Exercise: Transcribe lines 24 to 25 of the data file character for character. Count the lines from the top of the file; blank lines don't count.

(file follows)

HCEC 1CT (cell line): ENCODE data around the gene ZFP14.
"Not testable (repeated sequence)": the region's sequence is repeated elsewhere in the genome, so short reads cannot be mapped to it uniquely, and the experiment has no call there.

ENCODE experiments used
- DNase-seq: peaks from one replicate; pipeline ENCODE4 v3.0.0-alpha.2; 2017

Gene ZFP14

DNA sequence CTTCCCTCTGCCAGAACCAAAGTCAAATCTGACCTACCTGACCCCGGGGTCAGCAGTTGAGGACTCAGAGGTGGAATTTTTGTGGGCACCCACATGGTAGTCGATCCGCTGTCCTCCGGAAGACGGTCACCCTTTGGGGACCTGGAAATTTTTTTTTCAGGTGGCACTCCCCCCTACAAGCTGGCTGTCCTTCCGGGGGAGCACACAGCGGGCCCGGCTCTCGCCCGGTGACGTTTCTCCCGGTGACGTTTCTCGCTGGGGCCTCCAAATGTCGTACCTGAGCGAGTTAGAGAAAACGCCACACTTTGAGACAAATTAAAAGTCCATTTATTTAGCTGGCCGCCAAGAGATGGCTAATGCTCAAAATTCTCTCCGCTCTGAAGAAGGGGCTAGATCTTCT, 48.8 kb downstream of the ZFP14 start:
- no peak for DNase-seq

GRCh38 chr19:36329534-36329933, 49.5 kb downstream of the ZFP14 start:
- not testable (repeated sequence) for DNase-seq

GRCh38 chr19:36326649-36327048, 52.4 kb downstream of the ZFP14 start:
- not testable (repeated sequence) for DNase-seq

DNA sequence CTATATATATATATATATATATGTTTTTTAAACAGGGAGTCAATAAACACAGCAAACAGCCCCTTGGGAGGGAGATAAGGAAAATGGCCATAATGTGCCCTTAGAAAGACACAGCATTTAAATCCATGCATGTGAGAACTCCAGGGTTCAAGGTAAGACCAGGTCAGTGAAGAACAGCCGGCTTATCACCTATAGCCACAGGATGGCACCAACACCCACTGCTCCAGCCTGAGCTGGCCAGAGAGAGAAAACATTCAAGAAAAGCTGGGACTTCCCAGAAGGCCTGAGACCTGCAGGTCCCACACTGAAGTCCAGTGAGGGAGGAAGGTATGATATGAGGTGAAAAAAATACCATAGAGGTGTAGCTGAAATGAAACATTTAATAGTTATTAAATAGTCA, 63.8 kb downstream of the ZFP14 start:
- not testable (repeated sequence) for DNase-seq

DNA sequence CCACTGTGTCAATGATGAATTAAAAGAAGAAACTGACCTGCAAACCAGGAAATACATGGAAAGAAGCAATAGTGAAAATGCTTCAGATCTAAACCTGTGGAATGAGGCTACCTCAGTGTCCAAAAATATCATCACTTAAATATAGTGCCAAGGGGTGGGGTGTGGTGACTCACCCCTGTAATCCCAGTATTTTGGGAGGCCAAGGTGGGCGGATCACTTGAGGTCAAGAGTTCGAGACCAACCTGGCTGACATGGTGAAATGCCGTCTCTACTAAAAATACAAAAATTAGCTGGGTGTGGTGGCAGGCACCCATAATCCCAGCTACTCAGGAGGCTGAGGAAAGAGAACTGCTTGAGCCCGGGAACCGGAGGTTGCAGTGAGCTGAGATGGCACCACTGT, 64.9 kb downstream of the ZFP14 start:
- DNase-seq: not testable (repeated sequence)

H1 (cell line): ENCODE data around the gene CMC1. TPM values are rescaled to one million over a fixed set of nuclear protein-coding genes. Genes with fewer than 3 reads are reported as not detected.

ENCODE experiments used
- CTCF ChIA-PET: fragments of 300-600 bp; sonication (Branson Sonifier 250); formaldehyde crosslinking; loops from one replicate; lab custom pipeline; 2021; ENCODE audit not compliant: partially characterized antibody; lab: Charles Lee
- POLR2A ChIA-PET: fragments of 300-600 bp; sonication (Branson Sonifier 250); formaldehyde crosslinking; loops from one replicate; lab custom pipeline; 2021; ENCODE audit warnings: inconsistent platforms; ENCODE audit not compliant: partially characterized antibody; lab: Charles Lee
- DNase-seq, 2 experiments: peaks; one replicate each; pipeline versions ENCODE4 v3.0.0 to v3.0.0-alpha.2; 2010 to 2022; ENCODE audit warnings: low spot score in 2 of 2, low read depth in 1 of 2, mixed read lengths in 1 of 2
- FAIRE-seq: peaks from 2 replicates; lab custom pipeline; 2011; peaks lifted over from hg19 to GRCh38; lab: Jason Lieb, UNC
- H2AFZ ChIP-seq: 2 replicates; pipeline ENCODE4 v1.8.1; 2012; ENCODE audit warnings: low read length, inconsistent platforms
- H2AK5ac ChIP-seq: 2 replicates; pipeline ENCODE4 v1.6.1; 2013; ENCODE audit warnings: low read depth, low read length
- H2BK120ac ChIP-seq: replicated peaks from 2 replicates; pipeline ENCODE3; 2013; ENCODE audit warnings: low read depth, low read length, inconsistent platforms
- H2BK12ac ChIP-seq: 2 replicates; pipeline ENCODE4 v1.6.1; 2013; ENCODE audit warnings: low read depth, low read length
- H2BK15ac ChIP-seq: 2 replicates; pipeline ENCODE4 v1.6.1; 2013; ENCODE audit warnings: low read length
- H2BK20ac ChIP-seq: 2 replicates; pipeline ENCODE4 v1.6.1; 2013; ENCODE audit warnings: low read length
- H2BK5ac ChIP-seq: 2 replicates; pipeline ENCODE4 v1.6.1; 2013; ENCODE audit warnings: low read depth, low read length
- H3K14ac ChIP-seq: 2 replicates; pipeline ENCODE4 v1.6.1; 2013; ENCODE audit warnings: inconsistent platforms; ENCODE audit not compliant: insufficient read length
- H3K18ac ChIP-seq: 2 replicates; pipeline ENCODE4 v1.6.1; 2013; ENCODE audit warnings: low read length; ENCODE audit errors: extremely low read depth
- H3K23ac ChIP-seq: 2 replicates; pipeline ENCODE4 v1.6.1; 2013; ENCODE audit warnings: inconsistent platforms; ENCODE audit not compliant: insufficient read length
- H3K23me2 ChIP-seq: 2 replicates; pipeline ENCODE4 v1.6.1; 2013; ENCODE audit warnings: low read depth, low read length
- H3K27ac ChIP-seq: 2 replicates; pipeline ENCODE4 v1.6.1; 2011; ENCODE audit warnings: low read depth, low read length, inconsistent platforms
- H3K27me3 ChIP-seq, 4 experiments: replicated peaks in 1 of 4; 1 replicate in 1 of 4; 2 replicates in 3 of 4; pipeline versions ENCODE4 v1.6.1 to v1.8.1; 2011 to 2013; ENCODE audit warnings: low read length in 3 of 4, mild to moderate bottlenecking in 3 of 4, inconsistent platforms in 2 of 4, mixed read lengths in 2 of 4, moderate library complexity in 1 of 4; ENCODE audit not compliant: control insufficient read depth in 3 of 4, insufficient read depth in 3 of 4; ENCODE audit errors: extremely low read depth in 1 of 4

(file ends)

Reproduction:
- H2BK120ac ChIP-seq: replicated peaks from 2 replicates; pipeline ENCODE3; 2013; ENCODE audit warnings: low read depth, low read length, inconsistent platforms
- H2BK12ac ChIP-seq: 2 replicates; pipeline ENCODE4 v1.6.1; 2013; ENCODE audit warnings: low read depth, low read length